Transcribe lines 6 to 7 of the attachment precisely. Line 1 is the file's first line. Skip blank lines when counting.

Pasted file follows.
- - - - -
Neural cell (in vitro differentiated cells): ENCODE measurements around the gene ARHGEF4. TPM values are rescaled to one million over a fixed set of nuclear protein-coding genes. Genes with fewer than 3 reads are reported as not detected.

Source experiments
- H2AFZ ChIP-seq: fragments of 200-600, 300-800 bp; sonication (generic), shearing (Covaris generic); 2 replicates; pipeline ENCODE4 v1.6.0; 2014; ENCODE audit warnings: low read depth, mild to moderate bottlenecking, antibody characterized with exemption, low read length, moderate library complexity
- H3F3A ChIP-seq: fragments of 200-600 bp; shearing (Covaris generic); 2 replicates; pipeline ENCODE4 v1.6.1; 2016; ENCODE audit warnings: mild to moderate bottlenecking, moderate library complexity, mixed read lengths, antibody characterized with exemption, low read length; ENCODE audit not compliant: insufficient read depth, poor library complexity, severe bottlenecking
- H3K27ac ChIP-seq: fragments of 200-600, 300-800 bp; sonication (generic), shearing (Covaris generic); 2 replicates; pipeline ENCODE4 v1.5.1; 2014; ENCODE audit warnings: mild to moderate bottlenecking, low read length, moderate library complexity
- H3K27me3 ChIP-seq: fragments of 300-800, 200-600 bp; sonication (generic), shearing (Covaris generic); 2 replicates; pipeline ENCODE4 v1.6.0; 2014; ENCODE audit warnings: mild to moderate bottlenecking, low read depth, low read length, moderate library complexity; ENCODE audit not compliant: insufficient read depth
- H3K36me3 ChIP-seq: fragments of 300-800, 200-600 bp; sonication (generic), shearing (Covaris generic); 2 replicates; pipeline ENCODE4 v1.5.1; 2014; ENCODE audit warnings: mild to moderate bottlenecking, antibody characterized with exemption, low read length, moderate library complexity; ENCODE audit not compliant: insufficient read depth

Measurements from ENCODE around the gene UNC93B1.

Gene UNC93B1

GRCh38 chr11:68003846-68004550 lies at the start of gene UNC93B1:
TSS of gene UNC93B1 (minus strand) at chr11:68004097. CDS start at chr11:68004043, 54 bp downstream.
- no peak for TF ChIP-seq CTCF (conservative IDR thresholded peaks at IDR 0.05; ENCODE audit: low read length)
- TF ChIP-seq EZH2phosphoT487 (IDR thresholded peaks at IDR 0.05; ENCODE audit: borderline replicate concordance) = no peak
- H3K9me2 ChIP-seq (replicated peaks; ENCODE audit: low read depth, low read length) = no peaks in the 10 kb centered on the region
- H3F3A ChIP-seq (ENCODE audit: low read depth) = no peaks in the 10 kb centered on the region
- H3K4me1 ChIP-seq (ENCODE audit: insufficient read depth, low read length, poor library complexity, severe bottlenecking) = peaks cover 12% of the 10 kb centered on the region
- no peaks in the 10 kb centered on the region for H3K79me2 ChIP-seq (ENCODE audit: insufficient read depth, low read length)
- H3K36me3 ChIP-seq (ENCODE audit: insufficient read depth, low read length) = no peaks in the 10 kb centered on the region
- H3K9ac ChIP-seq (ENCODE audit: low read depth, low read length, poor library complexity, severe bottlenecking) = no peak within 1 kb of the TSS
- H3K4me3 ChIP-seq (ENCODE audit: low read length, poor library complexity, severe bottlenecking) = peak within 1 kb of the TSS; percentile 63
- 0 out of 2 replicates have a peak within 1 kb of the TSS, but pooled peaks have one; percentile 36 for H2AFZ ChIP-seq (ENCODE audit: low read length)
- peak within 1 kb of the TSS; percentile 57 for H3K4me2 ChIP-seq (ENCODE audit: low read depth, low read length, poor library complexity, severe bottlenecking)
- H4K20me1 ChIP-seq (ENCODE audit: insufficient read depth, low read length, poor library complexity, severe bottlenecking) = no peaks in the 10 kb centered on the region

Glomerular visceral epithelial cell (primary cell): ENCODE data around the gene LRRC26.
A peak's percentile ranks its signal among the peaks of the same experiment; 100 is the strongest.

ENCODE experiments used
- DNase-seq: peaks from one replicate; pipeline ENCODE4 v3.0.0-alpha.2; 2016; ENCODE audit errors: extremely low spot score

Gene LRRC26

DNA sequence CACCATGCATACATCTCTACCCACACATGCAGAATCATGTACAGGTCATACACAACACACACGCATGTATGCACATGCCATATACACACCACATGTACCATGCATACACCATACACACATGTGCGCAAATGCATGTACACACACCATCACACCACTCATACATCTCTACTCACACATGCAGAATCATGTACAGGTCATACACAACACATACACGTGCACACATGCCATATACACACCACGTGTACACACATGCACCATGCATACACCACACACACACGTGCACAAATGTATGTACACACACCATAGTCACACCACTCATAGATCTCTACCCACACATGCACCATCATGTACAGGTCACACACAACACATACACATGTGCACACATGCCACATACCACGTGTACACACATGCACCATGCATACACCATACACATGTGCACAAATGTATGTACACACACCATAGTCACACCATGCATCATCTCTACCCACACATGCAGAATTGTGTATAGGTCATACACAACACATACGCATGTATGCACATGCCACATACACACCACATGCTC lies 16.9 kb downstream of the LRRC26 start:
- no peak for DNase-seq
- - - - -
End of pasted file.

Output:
- H3K27me3 ChIP-seq: fragments of 300-800, 200-600 bp; sonication (generic), shearing (Covaris generic); 2 replicates; pipeline ENCODE4 v1.6.0; 2014; ENCODE audit warnings: mild to moderate bottlenecking, low read depth, low read length, moderate library complexity; ENCODE audit not compliant: insufficient read depth
- H3K36me3 ChIP-seq: fragments of 300-800, 200-600 bp; sonication (generic), shearing (Covaris generic); 2 replicates; pipeline ENCODE4 v1.5.1; 2014; ENCODE audit warnings: mild to moderate bottlenecking, antibody characterized with exemption, low read length, moderate library complexity; ENCODE audit not compliant: insufficient read depth